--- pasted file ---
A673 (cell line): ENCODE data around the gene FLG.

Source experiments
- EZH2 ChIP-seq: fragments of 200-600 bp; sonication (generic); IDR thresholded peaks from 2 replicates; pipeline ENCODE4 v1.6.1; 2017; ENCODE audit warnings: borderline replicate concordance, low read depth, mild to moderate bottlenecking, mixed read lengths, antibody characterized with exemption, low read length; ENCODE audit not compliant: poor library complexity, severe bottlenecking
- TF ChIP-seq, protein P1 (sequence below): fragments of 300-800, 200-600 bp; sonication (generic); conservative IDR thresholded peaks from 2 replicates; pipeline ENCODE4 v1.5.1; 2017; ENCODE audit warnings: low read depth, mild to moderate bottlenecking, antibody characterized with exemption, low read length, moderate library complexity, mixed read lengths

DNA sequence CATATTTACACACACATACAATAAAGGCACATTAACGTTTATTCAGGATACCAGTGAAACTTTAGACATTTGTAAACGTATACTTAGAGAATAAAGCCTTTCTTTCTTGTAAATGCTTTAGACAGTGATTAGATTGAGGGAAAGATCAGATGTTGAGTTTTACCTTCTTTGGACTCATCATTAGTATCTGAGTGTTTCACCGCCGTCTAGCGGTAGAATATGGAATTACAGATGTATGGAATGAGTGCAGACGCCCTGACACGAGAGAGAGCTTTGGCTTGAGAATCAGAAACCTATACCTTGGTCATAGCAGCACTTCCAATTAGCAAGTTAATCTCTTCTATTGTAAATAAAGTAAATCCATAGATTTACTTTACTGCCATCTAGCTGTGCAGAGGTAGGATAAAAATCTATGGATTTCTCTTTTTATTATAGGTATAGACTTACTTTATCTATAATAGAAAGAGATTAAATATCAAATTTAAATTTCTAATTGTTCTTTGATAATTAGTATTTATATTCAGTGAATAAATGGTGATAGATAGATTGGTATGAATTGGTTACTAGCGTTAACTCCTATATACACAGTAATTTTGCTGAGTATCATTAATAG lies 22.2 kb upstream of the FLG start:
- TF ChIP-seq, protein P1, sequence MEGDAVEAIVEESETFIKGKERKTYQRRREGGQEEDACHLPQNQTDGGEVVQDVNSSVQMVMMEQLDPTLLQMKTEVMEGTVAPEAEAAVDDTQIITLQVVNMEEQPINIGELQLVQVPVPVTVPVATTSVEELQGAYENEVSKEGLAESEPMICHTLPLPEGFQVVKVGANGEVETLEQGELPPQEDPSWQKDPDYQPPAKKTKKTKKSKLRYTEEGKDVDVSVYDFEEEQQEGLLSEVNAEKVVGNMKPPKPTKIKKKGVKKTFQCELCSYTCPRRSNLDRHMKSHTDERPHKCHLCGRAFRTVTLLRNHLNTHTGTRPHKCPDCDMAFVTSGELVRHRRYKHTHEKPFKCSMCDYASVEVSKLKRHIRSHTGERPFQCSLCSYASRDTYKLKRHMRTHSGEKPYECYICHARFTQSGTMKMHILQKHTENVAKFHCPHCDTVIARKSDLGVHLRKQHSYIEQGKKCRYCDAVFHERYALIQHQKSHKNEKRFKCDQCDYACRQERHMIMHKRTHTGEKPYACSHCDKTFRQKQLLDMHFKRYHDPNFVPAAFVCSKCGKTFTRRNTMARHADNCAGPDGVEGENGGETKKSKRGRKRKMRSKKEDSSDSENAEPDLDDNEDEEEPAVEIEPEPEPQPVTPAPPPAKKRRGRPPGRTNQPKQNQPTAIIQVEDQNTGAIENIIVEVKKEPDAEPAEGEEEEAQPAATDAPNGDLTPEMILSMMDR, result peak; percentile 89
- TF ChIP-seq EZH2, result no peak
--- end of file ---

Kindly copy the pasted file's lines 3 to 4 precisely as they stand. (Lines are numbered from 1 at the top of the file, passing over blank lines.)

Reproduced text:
- EZH2 ChIP-seq: fragments of 200-600 bp; sonication (generic); IDR thresholded peaks from 2 replicates; pipeline ENCODE4 v1.6.1; 2017; ENCODE audit warnings: borderline replicate concordance, low read depth, mild to moderate bottlenecking, mixed read lengths, antibody characterized with exemption, low read length; ENCODE audit not compliant: poor library complexity, severe bottlenecking
- TF ChIP-seq, protein P1 (sequence below): fragments of 300-800, 200-600 bp; sonication (generic); conservative IDR thresholded peaks from 2 replicates; pipeline ENCODE4 v1.5.1; 2017; ENCODE audit warnings: low read depth, mild to moderate bottlenecking, antibody characterized with exemption, low read length, moderate library complexity, mixed read lengths